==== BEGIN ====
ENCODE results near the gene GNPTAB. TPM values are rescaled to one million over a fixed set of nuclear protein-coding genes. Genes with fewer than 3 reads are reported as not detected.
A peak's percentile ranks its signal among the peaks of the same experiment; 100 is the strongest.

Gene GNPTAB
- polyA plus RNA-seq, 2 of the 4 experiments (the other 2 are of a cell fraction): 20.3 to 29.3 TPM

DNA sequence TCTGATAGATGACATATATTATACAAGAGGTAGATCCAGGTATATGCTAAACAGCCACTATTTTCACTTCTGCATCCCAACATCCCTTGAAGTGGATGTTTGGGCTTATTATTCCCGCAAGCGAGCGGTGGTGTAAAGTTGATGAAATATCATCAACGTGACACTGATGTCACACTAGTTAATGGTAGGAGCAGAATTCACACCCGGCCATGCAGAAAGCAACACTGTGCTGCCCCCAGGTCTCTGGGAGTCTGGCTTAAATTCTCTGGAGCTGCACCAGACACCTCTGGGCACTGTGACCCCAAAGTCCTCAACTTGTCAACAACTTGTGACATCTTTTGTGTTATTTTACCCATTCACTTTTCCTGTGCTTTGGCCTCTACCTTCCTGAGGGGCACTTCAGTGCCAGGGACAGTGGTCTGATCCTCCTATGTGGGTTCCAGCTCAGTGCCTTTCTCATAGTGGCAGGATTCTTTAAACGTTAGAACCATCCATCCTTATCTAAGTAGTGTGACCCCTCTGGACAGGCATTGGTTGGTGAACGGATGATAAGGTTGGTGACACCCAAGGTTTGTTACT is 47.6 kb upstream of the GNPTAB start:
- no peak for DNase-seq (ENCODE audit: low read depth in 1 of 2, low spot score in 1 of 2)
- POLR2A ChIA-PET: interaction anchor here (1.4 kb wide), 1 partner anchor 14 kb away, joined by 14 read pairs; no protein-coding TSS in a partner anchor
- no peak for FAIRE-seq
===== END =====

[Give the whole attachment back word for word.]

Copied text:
ENCODE results near the gene GNPTAB. TPM values are rescaled to one million over a fixed set of nuclear protein-coding genes. Genes with fewer than 3 reads are reported as not detected.
A peak's percentile ranks its signal among the peaks of the same experiment; 100 is the strongest.

Gene GNPTAB
- polyA plus RNA-seq, 2 of the 4 experiments (the other 2 are of a cell fraction): 20.3 to 29.3 TPM

DNA sequence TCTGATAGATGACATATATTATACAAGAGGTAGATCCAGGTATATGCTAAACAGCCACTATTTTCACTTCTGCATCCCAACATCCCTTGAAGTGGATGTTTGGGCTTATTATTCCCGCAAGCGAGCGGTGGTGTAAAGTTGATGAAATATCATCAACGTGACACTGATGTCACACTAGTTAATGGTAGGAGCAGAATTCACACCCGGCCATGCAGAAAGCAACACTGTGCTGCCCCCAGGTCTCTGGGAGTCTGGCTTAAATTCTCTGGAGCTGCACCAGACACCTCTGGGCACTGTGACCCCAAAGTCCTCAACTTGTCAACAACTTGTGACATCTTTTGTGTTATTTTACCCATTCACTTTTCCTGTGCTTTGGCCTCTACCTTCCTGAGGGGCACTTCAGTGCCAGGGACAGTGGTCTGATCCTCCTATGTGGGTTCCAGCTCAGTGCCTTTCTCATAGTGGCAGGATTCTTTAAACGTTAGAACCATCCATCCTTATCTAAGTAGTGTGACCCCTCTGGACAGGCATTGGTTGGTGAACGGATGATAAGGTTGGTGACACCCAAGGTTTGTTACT is 47.6 kb upstream of the GNPTAB start:
- no peak for DNase-seq (ENCODE audit: low read depth in 1 of 2, low spot score in 1 of 2)
- POLR2A ChIA-PET: interaction anchor here (1.4 kb wide), 1 partner anchor 14 kb away, joined by 14 read pairs; no protein-coding TSS in a partner anchor
- no peak for FAIRE-seq